Eileen is a social media strategist and consultant at Amastra, a columnist at ZDNet and author of Working The Crowd: Social Media Marketing for Business. Contact Eileen to find out how she can elevate your brand and help your business become more social.

Cash mobs go beyond the ‘Like’ to make a difference to local businesses

It is all very well liking pages on Facebook, sharing images and links about something you care about, but how many times does your action have a positive effect?

Charity nominations and just giving pages sometimes get overlooked. The post or email gets read and left in your inbox for another free moment. Once we have liked the page, we move on to the next article.

Struggling shops get our sympathy. Huge multinationals moving into our local area get our ire and anger at the destruction of the local economy.  We retweet things on Twitter and share articles on Facebook. But what do you actually do about it?

Cash mobs actually go beyond the passive idea of the Facebook Like. Cash mobs use actual hard cash, spent in a local shop.

So how does it work?

It is all done through the local community grouping together and using their combined networks to spread the word about the local shop that needs support. It is a little bit like crowdfunding only this generates real cash for bricks and mortar businesses in the local community.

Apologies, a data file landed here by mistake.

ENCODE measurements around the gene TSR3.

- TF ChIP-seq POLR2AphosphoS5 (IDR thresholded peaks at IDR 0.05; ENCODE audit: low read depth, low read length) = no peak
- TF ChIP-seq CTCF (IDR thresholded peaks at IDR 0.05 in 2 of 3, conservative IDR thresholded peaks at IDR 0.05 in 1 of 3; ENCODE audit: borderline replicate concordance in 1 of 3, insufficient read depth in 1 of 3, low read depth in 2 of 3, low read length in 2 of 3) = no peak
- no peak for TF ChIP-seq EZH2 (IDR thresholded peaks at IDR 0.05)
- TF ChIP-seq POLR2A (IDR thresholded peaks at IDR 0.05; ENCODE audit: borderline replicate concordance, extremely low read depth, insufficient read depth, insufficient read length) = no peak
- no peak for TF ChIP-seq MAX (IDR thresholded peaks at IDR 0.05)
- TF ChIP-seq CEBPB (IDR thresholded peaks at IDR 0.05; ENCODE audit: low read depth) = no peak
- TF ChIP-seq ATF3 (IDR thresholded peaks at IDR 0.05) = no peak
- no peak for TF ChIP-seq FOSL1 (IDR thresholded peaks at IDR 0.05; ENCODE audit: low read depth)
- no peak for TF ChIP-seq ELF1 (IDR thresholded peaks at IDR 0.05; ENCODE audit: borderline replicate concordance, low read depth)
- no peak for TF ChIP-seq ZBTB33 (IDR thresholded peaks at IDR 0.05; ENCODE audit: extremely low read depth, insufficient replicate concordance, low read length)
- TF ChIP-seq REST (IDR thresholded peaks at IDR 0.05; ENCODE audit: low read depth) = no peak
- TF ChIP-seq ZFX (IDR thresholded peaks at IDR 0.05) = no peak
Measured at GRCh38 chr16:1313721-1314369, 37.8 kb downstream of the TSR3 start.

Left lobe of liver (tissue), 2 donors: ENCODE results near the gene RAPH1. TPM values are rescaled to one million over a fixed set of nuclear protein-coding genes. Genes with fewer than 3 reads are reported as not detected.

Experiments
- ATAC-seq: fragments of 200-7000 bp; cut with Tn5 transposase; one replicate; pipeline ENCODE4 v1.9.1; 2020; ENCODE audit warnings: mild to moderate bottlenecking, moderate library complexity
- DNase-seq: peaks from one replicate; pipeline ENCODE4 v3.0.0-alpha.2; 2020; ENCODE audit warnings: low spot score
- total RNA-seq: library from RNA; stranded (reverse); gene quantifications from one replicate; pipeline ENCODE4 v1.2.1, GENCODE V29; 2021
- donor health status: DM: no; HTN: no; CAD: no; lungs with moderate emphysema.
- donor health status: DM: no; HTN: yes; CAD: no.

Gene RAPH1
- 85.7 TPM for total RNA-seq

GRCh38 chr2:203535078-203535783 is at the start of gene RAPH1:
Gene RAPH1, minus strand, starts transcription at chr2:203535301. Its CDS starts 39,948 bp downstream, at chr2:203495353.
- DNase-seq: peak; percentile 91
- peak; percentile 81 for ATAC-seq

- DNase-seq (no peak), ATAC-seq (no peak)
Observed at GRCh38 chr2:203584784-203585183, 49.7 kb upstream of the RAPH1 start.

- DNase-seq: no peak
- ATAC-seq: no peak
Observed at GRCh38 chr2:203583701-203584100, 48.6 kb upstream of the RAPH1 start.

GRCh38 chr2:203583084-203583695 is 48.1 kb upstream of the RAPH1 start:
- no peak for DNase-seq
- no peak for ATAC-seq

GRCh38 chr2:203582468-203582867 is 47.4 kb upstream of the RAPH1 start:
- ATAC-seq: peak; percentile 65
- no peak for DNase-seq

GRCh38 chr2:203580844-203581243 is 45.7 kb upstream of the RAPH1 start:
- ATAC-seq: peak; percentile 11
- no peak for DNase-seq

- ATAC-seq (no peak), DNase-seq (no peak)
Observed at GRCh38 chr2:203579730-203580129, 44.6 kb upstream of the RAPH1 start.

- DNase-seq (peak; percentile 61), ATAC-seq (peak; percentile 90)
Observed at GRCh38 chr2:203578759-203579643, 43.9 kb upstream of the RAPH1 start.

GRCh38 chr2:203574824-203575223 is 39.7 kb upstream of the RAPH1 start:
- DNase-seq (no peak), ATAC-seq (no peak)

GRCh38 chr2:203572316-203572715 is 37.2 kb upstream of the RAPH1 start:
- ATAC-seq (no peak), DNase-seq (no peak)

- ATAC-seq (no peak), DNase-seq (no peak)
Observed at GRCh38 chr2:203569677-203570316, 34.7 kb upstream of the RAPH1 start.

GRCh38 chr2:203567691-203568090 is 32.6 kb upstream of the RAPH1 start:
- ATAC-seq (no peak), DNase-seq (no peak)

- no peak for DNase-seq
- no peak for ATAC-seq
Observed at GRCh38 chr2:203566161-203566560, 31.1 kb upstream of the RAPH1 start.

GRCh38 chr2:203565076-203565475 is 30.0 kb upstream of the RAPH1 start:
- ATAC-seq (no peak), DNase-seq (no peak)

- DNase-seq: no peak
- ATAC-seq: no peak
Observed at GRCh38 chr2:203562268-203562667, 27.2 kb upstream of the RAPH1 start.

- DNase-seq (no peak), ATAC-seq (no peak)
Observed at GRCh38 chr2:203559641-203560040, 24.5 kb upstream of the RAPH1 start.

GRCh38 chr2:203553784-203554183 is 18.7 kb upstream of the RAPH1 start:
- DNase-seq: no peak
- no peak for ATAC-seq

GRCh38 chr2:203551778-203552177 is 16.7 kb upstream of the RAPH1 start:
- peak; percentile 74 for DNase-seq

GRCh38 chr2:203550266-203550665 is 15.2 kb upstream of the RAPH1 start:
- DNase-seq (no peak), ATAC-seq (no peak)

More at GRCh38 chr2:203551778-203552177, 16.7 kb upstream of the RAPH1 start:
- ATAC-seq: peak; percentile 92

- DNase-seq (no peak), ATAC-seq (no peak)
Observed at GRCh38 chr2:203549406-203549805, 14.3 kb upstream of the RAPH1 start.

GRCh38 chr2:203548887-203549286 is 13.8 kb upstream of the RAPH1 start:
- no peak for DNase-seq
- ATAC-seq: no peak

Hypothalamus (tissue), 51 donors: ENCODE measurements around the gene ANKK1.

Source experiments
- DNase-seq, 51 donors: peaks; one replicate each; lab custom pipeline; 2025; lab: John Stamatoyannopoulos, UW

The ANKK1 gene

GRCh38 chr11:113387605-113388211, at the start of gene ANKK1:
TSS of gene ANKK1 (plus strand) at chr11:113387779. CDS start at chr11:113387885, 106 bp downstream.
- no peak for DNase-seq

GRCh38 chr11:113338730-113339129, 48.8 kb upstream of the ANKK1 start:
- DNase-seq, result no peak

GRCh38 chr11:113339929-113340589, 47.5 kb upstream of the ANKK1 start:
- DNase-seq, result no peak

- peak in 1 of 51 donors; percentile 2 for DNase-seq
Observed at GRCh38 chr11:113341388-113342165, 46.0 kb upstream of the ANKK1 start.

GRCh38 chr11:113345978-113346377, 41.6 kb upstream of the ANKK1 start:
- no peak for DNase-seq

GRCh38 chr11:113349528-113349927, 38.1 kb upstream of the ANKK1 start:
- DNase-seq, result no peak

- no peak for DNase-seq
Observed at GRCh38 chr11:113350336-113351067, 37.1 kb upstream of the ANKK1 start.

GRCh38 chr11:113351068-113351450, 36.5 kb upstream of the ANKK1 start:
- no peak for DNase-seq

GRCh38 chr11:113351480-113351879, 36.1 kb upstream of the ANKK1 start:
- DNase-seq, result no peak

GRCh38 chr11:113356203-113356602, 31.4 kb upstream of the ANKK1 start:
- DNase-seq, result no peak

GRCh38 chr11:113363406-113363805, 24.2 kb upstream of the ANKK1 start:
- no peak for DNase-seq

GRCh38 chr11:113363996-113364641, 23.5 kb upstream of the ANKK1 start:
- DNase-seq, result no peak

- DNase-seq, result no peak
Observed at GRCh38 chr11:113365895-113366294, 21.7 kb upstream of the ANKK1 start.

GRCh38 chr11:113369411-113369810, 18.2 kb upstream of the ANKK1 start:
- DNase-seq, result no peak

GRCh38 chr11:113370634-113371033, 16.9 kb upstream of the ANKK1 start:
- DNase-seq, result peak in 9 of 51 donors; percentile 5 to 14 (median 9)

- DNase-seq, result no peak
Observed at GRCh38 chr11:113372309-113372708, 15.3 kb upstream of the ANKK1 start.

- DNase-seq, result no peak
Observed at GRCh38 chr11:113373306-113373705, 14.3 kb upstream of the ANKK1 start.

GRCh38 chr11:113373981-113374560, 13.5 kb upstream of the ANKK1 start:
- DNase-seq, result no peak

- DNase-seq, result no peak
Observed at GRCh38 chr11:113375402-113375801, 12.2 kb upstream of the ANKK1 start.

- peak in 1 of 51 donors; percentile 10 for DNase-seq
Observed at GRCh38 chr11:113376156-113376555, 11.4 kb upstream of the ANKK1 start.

The community gets together and decides to spend £10 ($20) or less in a local shop on a designated day. The local shop gets business that would have otherwise gone to a multinational chain of shops and the local community is energised.

Photo: Cash mob tomorrow! Hope to see you all out at Cederberg Tea House and Four Winds.News of the designated shop gets posted on social media. The information is broadcast amongst the community in the local parish magazine, village flyer and local social media. On the specific day, members of the community visit the store and buy something.

Cash mob, Bremerton in Washington state, US has a Facebook page and advertises when and where the next cash mob will be. Cash mob at Queen Anne Heart advertises its cash mob target in chalk on the pavement.

Chagrin Hardware in Ohio had so many customers when it was mobbed in 2012, the credit card machine had to be reset. The community flocked to Petosa’s Family Grocer in Edmonds, Washington after flood damage.

It is a simple concept. Shop local, buy from local shops to keep the local economy alive. And the initiative has support from large multinational companies too.

Throughout July, American Express is encouraging everyone to support local shops. It is running an initiative for July in encouraging you to ‘shop small’. Register your Amex card, and spend £10 or more at a local shop. Amex will give you £5 credit per location for up to ten different shops cafes and restaurants. That’s £50 in credits just for shopping locally.